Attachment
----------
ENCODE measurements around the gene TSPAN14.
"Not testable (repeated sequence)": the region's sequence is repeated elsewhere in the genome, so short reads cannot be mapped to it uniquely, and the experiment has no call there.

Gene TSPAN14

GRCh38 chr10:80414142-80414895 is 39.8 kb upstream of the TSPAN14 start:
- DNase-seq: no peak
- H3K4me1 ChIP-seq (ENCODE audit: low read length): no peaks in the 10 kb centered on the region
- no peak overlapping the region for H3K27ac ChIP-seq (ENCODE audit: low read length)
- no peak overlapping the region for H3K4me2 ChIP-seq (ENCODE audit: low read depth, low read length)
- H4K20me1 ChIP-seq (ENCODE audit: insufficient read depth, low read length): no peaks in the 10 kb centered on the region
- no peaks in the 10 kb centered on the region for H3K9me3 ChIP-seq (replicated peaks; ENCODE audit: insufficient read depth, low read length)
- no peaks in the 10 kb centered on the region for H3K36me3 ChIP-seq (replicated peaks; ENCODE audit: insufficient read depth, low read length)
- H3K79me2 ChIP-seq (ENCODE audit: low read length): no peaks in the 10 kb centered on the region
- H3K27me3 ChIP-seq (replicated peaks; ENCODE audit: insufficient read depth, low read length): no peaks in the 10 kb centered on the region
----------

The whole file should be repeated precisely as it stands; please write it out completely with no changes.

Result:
ENCODE measurements around the gene TSPAN14.
"Not testable (repeated sequence)": the region's sequence is repeated elsewhere in the genome, so short reads cannot be mapped to it uniquely, and the experiment has no call there.

Gene TSPAN14

GRCh38 chr10:80414142-80414895 is 39.8 kb upstream of the TSPAN14 start:
- DNase-seq: no peak
- H3K4me1 ChIP-seq (ENCODE audit: low read length): no peaks in the 10 kb centered on the region
- no peak overlapping the region for H3K27ac ChIP-seq (ENCODE audit: low read length)
- no peak overlapping the region for H3K4me2 ChIP-seq (ENCODE audit: low read depth, low read length)
- H4K20me1 ChIP-seq (ENCODE audit: insufficient read depth, low read length): no peaks in the 10 kb centered on the region
- no peaks in the 10 kb centered on the region for H3K9me3 ChIP-seq (replicated peaks; ENCODE audit: insufficient read depth, low read length)
- no peaks in the 10 kb centered on the region for H3K36me3 ChIP-seq (replicated peaks; ENCODE audit: insufficient read depth, low read length)
- H3K79me2 ChIP-seq (ENCODE audit: low read length): no peaks in the 10 kb centered on the region
- H3K27me3 ChIP-seq (replicated peaks; ENCODE audit: insufficient read depth, low read length): no peaks in the 10 kb centered on the region